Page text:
Because sometimes blind spot monitoring is not enough.
Automakers spend countless hours and billions of dollars to make each car as safe as possible, throwing everything into them from lane departure warning systems and collision mitigation to blind spot monitoring. Unfortunately, the same safety systems that are responsible for saving lives on city streets and highways don’t do much to avoid accidents at the race track. That’s because on the track, a driver must be alert and employ their skill to survive and win rather than have the automated systems do their part.
The driver of this Ford Fiesta leans that the hard way when their blind spot monitoring system (the old school shoulder check) does absolutely nothing to alert them that a top predator was trying to pass them at the Nurburgring.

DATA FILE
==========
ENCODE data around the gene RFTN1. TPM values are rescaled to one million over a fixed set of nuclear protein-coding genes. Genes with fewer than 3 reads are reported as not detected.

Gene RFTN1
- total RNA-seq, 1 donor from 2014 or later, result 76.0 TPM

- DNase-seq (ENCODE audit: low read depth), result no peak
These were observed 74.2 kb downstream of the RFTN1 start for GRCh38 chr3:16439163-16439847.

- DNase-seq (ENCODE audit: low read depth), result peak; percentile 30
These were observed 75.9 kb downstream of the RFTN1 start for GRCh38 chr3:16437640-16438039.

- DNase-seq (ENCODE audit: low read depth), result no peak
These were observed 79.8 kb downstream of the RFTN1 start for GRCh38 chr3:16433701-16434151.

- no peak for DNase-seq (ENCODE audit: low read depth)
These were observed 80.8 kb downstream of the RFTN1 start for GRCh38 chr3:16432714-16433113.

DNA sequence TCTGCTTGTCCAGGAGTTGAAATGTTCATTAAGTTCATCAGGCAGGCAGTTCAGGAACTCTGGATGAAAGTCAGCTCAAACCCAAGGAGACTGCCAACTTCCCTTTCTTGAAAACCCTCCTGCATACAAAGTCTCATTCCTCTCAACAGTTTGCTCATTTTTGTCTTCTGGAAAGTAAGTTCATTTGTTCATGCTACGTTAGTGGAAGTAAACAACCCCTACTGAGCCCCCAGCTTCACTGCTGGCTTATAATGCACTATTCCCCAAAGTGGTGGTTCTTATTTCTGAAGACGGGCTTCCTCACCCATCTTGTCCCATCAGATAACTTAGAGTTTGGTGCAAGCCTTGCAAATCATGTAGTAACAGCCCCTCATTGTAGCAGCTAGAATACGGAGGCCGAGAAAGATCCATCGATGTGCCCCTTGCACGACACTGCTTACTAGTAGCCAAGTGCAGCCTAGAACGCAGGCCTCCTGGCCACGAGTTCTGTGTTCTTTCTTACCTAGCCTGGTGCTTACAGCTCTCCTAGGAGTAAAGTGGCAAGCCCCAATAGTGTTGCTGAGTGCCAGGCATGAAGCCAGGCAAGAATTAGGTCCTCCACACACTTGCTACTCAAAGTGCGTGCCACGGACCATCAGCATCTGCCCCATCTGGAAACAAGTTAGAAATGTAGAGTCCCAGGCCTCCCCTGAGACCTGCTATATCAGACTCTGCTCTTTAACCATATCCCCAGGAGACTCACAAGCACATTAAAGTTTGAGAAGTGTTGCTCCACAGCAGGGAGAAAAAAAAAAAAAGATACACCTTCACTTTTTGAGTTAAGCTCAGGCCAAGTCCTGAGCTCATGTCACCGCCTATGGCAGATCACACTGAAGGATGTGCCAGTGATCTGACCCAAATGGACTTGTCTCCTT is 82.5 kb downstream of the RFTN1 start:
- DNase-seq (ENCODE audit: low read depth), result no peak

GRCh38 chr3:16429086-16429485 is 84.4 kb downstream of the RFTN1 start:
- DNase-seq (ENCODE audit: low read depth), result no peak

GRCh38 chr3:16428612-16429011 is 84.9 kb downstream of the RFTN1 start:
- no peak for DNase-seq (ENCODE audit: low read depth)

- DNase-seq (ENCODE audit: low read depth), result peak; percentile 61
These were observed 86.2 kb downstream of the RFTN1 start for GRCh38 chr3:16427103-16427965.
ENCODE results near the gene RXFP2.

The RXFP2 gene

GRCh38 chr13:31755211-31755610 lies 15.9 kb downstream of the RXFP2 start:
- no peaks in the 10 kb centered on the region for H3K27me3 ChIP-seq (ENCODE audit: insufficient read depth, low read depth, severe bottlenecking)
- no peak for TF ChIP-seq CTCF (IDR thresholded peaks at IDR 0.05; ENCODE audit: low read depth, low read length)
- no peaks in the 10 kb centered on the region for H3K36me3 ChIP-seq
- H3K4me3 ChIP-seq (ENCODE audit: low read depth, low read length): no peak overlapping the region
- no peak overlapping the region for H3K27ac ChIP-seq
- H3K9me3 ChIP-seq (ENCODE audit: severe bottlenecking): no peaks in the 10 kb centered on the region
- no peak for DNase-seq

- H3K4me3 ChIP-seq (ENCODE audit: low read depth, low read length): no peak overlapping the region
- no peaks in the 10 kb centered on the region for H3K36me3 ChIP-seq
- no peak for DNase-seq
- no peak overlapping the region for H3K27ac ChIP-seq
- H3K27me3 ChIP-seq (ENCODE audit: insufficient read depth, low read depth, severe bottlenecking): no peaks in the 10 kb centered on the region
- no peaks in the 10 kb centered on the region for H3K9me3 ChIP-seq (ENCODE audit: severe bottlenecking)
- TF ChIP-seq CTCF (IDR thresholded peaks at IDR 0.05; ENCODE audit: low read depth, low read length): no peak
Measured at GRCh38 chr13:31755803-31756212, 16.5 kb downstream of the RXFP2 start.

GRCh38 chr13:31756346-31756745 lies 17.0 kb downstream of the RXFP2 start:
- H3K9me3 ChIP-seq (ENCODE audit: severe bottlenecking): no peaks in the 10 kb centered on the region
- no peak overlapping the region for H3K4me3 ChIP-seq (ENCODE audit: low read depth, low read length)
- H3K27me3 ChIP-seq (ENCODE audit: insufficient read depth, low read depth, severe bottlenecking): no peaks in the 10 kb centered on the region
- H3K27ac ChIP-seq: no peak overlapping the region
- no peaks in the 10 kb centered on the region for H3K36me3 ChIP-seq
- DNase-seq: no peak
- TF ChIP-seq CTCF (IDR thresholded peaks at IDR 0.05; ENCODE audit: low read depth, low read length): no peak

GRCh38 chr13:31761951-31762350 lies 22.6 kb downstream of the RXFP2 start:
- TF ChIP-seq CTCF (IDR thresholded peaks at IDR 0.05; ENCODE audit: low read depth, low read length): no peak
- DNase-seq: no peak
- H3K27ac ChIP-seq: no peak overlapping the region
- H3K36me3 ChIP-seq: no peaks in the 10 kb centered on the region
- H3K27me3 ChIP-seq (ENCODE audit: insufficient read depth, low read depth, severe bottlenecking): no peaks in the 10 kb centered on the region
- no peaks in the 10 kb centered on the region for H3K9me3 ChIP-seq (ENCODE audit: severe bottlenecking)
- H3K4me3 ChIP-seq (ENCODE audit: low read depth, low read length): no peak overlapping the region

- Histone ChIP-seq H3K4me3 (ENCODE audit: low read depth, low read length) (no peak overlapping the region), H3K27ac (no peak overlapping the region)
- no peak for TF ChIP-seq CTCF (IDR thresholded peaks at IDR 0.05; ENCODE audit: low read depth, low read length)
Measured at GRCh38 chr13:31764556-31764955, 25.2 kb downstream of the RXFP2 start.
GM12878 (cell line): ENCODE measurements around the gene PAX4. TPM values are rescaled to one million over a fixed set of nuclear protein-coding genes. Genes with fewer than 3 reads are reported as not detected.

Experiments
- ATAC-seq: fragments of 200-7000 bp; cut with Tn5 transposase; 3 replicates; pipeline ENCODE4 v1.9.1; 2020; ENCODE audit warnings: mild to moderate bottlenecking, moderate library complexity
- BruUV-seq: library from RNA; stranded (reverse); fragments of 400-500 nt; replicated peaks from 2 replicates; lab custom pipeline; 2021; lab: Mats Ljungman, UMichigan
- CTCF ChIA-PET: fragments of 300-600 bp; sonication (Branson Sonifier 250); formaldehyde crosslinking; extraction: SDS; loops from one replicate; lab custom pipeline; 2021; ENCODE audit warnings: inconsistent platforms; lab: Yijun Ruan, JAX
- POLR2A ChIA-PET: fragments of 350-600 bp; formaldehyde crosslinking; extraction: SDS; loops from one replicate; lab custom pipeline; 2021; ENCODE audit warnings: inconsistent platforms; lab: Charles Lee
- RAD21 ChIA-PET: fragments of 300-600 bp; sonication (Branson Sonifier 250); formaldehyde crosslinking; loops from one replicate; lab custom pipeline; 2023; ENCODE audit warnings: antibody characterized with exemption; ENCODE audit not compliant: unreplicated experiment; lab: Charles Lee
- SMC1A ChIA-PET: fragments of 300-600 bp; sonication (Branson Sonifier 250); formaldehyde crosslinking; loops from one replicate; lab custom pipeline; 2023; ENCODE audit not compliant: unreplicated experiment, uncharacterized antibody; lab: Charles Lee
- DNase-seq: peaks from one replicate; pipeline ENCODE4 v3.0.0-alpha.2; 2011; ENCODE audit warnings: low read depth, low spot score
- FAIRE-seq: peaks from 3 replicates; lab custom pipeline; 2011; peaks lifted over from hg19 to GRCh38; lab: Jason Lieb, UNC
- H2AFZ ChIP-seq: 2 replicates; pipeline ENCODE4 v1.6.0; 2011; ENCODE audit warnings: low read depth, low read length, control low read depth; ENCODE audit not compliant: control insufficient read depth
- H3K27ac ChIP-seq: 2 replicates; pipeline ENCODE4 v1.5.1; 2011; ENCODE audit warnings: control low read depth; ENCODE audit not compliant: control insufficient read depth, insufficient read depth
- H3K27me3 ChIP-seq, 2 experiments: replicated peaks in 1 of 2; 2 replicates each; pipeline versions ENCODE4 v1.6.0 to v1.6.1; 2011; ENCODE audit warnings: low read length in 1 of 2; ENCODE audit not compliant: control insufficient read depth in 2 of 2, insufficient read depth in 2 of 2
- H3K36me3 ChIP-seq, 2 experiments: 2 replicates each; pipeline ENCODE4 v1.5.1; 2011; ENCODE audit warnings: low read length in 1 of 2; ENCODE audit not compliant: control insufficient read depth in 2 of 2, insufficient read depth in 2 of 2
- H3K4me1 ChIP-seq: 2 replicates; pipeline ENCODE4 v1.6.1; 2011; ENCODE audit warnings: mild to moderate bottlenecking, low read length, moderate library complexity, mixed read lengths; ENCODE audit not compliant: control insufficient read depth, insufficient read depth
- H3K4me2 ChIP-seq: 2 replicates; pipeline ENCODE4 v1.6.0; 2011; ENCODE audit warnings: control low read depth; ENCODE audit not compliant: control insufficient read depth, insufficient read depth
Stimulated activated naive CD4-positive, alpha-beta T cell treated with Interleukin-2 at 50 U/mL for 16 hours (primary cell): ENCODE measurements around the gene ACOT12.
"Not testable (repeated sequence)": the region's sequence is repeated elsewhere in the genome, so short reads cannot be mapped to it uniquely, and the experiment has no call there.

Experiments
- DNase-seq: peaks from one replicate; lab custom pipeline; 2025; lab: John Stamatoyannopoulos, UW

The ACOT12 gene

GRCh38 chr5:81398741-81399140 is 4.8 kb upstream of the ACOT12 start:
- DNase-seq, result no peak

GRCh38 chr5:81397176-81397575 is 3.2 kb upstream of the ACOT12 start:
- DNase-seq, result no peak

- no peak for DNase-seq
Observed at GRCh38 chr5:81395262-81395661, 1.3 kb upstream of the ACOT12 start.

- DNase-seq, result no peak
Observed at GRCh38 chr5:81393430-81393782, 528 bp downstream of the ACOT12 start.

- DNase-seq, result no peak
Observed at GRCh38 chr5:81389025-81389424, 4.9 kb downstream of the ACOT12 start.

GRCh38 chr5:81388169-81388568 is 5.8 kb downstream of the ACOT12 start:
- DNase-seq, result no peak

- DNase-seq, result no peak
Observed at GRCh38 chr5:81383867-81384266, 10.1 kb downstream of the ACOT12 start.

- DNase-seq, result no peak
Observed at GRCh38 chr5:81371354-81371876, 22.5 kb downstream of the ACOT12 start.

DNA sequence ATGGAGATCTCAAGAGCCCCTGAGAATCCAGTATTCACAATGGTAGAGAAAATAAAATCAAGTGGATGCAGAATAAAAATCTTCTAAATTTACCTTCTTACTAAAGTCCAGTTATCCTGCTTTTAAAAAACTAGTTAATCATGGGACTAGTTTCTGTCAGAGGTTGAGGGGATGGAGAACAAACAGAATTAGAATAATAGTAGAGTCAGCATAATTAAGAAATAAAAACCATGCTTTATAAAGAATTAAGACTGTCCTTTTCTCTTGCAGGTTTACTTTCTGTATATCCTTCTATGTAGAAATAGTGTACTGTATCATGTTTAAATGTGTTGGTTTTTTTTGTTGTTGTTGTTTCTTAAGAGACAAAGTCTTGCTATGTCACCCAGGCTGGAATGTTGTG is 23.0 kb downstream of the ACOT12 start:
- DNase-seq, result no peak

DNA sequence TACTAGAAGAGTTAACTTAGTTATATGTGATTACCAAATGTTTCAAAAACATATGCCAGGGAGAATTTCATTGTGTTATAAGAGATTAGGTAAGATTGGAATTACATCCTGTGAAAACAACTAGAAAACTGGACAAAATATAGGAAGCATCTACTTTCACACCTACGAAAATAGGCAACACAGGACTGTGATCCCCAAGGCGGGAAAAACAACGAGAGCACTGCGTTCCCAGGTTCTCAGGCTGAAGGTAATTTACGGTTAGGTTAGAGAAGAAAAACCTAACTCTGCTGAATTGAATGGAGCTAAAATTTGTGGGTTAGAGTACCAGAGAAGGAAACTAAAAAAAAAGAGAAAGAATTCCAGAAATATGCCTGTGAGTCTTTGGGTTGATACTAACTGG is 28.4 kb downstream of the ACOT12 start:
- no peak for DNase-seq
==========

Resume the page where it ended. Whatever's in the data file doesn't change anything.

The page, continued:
It all starts when the slow-moving Fiesta hugs the right of the track to allow a group of cars to pass safely. Then, the driver of the Fiesta presumably zones out and fails to hear the guttural roar of a Ferrari 458 Italia approaching fast. Instead of letting it pass, the Fiesta darts straight towards the grass on the left side of the track, cutting the 458 off and forcing it onto the grass as well. After whisking its tail about a bit, the Ferrari recovers while the Fiesta continues to straddle the grass, likely acknowledging that they should stay away from race tracks for a bit. Luckily the Ferrari wasn’t carrying more momentum when it left the pavement or that corner could have easily turned into the site of another supercar death.